After being born and raised in Chicago, it wasn’t until I left nearly two years ago that I truly began to appreciate, and even miss, the city I once called home.

When I was living there, I rarely thought about what a great city it was. It has great food, great architecture, and always some festival or another going on come summertime.

Like any city it does have its downsides, but I have to say, most people don’t give the city nearly enough credit– and honestly most people I’ve met abroad have never even been to Chicago, they’re missing out.

Fortunately for me, I’ve been able to find bits of home hidden in Hong Kong.

Even though I’ve now only got a week left until I’m back in the Windy City, it’s been nice to know I can find tastes of home when I’ve needed it.

Garrett Popcorn

Hong Kong

During my first visit to Hong Kong I noticed a Garrett Popcorn shop, which really surprised me. Garrett Popcorn was founded in 1949 in Chicago, and is still loved today by most Chicagoans. People will wait in long lines to try their famous “Chicago Mix”, a combination of caramel corn and cheese popcorn, but in Hong Kong, there was no line to be found.

After buying myself a bag of Chicago Mix, I was excited when it tasted the same as how I had remembered from childhood.

Top Dog

Hong Kong

Hot dogs are pretty popular in Hong Kong, but it’s pretty rare to find a Chicago-style one. And by pretty rare, I mean I only know of two places and one has since shut down. If you don’t know what constitutes as “Chicago-style”, it’s a hot dog on poppy seed bun topped with mustard, onions, tomatoes, relish, a dill pickle, pickled peppers and a dash of celery salt.

I’ll admit that I’m not the best Chicagoan, as I do like ketchup on my hot dogs, but it was nice to see that they at least offered Chicago-style hot dogs at Top Dog in Central. The hot dogs there might have been missing the poppy seed bun, but everything else seemed just right.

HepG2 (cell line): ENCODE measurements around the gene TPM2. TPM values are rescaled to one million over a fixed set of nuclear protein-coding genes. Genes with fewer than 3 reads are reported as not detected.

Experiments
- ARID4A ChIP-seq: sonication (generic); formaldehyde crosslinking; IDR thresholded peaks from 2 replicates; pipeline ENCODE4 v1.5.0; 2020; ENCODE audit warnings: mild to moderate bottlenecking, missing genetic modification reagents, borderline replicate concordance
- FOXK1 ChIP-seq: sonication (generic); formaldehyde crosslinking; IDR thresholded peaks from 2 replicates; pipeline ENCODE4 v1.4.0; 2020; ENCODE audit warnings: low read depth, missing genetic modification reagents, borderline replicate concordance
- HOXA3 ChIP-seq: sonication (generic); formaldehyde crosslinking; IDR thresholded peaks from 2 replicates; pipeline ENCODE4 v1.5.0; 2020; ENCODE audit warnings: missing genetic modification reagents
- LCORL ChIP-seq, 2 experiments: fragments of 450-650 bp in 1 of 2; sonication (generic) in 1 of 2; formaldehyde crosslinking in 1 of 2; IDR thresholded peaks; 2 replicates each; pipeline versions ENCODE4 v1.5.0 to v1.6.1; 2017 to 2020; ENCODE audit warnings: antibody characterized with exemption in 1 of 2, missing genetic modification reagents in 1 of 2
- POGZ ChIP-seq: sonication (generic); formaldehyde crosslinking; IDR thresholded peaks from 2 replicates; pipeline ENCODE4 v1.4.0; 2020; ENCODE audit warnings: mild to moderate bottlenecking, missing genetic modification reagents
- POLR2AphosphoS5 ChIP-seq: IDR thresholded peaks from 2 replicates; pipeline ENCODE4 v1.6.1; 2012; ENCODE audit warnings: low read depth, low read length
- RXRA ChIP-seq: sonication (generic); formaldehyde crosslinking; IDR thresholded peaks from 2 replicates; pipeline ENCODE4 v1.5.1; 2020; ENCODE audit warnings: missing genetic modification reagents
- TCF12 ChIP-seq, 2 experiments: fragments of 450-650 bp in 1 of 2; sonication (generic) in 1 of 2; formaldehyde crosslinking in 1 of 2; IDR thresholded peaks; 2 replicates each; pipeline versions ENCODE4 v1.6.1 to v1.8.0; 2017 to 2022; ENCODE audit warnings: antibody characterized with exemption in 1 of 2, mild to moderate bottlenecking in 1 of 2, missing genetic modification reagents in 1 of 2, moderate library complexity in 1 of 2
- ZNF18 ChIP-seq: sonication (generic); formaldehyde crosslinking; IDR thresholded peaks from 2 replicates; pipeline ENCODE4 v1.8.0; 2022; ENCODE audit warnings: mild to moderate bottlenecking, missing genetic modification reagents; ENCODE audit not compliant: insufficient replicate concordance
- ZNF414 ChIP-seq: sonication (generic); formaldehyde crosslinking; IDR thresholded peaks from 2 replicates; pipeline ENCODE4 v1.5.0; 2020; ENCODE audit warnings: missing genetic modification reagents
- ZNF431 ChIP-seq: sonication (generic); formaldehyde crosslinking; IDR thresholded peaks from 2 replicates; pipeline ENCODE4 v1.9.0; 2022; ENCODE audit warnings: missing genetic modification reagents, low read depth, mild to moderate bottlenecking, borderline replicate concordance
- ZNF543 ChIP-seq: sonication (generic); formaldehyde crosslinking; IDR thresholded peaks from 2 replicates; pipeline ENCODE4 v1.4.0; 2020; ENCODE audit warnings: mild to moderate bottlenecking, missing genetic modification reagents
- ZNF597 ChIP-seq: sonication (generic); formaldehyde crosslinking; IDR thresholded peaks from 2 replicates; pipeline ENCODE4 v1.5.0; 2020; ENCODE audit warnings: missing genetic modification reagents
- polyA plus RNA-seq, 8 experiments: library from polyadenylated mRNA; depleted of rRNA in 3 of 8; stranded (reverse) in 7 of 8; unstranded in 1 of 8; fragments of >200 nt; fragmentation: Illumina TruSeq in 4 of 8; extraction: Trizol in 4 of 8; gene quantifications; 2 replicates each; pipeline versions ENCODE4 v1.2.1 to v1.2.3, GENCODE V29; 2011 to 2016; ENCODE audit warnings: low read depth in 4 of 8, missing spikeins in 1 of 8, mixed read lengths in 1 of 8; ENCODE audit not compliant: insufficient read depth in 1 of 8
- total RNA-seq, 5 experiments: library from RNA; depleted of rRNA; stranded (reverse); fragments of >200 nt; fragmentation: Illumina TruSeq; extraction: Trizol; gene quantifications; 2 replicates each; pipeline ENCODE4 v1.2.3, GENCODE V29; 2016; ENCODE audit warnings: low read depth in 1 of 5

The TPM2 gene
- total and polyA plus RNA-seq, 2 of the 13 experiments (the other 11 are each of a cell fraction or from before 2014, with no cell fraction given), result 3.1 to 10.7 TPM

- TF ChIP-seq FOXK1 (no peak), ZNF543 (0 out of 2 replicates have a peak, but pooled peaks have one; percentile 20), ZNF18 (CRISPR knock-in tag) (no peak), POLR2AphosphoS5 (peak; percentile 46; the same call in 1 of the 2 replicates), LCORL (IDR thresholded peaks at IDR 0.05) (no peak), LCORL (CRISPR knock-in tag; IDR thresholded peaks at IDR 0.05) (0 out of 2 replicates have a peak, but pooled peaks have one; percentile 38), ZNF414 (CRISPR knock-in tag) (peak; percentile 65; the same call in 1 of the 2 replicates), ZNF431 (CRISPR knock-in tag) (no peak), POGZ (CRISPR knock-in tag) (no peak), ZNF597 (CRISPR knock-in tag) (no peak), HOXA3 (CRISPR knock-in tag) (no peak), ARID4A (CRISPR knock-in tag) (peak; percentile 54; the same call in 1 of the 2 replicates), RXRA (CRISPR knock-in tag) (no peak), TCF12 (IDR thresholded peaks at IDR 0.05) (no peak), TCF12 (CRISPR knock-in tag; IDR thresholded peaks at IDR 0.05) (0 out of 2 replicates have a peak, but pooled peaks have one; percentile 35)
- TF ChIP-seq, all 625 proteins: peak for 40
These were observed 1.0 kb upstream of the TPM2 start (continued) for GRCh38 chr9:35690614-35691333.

Morton’s the Steakhouse

Hong Kong

Morton’s The Steakhouse claims to have “the best steak anywhere” although it used to be only available in Chicago. Apparently now there are 70 Morton’s across the world, but the one in Hong Kong was one of their first international expansions.

After opening in the Sheraton Hotel nearly 11 years ago, Morton’s is still constantly packed with people as it is known for its fine dining experience. Each table has a view of the iconic Victoria Harbour, so the restaurant is especially crowded during any holidays where fireworks are involved, and tables often need to be booked over 6 months in advance.

Dan Ryan’s Grill

Hong Kong

Dan Ryan’s Grill may not originate from Chicago, but this restaurant is clearly inspired by it. Created in Hong Kong in 1989, Dan Ryan’s is famous for its authentic American cuisine that is made to the same standard you’d actually find in the US. Which is pretty rare in Hong Kong. 

The inside is set to look like 1940s Chicago with period music, vintage posters and art, as well as an antique train circling above the bar. You do feel as though you’re walking through Union Station.

Deep Dish?

I’ve actually been told by a few sources that there is amazing deep dish pizza in Hong Kong as well, but I’ve never been able to find it. They kept the place name secret and no matter how hard I researched, I haven’t been able to find any places that serve deep dish. While it seemed like there used to be many places that served deep dish pizza, it seems they have all since shut down.

Decent pizza in general is hard to come by in Hong Kong, so I would have been really surprised to see good deep dish. But maybe someone who reads this will someday inform me of a place where you can indeed get deep dish in Hong Kong!

Have you found things from home while traveling abroad that you didn’t expect to find?

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